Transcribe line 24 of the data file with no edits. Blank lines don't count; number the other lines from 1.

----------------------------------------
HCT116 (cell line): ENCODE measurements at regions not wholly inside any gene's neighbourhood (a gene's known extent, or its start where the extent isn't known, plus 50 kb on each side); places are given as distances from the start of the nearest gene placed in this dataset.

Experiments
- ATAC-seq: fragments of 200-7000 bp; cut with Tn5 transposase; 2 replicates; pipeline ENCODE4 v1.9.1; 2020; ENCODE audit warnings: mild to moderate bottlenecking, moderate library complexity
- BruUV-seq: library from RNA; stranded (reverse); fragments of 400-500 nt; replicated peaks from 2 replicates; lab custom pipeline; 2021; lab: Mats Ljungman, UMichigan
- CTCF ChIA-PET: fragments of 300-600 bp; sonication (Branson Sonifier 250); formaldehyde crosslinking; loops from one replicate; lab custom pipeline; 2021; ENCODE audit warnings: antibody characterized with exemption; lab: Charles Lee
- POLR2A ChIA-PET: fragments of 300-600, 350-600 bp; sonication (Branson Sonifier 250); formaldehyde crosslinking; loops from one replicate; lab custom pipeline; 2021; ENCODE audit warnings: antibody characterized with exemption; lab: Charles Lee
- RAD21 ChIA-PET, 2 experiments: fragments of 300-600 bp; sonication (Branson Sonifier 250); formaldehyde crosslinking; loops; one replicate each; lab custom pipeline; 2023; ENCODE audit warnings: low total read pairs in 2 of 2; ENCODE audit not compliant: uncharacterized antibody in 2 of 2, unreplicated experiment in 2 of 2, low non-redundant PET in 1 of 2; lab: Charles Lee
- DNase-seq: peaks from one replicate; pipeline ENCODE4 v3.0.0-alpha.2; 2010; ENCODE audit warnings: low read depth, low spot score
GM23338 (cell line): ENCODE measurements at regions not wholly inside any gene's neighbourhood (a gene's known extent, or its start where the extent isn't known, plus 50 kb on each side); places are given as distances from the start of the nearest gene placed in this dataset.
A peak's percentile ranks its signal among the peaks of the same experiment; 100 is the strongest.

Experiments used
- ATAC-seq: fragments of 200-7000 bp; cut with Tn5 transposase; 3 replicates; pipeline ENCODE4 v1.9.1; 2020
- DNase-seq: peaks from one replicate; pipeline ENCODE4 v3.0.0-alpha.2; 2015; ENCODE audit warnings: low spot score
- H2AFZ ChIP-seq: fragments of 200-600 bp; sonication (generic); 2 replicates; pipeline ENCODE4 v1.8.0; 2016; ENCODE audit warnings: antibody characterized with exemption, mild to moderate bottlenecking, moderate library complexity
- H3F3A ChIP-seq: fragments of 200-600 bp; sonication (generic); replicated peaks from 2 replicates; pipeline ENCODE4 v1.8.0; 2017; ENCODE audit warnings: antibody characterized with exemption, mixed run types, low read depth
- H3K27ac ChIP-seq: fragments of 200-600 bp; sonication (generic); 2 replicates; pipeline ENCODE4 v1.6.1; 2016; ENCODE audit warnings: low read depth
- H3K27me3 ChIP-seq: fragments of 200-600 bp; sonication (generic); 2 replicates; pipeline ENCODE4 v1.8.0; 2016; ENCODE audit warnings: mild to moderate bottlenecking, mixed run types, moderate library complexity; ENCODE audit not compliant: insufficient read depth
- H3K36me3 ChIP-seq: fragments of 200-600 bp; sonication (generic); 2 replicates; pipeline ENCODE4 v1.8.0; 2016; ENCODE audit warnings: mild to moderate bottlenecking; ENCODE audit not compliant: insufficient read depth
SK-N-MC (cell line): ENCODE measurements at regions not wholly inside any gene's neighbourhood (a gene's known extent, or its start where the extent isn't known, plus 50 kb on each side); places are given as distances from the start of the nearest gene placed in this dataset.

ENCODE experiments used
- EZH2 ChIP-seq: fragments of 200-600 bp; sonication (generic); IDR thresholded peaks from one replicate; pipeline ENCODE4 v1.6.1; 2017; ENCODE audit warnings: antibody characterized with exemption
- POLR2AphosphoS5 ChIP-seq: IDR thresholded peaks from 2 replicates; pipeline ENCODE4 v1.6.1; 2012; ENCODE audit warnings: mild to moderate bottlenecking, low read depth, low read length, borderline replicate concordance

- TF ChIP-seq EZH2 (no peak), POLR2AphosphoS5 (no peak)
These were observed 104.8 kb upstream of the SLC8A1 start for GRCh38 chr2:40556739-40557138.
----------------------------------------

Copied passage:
These were observed 104.8 kb upstream of the SLC8A1 start for GRCh38 chr2:40556739-40557138.